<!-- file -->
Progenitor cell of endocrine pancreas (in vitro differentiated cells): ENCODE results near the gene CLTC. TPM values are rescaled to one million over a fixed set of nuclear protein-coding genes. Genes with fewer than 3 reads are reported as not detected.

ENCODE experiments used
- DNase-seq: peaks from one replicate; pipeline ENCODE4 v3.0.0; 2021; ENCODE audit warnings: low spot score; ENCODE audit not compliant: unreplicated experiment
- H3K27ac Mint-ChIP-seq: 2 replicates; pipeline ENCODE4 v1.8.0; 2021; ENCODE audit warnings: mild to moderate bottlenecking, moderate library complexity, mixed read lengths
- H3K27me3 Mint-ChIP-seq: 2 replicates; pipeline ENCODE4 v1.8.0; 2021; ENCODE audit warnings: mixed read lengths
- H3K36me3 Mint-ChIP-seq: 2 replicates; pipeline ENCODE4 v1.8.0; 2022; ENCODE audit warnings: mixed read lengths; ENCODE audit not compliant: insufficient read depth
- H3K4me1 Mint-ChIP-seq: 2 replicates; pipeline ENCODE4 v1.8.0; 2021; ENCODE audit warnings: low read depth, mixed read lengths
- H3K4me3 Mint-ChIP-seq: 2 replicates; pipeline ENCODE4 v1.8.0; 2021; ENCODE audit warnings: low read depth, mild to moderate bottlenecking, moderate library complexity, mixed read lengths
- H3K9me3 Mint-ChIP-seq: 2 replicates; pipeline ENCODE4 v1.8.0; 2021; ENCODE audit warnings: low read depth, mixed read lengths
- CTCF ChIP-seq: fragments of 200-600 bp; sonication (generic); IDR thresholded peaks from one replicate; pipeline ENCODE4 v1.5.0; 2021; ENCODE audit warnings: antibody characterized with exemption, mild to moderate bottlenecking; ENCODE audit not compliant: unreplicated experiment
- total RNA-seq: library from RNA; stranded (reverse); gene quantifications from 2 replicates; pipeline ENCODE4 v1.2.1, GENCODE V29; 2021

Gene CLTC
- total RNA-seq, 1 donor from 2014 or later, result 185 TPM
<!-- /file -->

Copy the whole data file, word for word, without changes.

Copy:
Progenitor cell of endocrine pancreas (in vitro differentiated cells): ENCODE results near the gene CLTC. TPM values are rescaled to one million over a fixed set of nuclear protein-coding genes. Genes with fewer than 3 reads are reported as not detected.

ENCODE experiments used
- DNase-seq: peaks from one replicate; pipeline ENCODE4 v3.0.0; 2021; ENCODE audit warnings: low spot score; ENCODE audit not compliant: unreplicated experiment
- H3K27ac Mint-ChIP-seq: 2 replicates; pipeline ENCODE4 v1.8.0; 2021; ENCODE audit warnings: mild to moderate bottlenecking, moderate library complexity, mixed read lengths
- H3K27me3 Mint-ChIP-seq: 2 replicates; pipeline ENCODE4 v1.8.0; 2021; ENCODE audit warnings: mixed read lengths
- H3K36me3 Mint-ChIP-seq: 2 replicates; pipeline ENCODE4 v1.8.0; 2022; ENCODE audit warnings: mixed read lengths; ENCODE audit not compliant: insufficient read depth
- H3K4me1 Mint-ChIP-seq: 2 replicates; pipeline ENCODE4 v1.8.0; 2021; ENCODE audit warnings: low read depth, mixed read lengths
- H3K4me3 Mint-ChIP-seq: 2 replicates; pipeline ENCODE4 v1.8.0; 2021; ENCODE audit warnings: low read depth, mild to moderate bottlenecking, moderate library complexity, mixed read lengths
- H3K9me3 Mint-ChIP-seq: 2 replicates; pipeline ENCODE4 v1.8.0; 2021; ENCODE audit warnings: low read depth, mixed read lengths
- CTCF ChIP-seq: fragments of 200-600 bp; sonication (generic); IDR thresholded peaks from one replicate; pipeline ENCODE4 v1.5.0; 2021; ENCODE audit warnings: antibody characterized with exemption, mild to moderate bottlenecking; ENCODE audit not compliant: unreplicated experiment
- total RNA-seq: library from RNA; stranded (reverse); gene quantifications from 2 replicates; pipeline ENCODE4 v1.2.1, GENCODE V29; 2021

Gene CLTC
- total RNA-seq, 1 donor from 2014 or later, result 185 TPM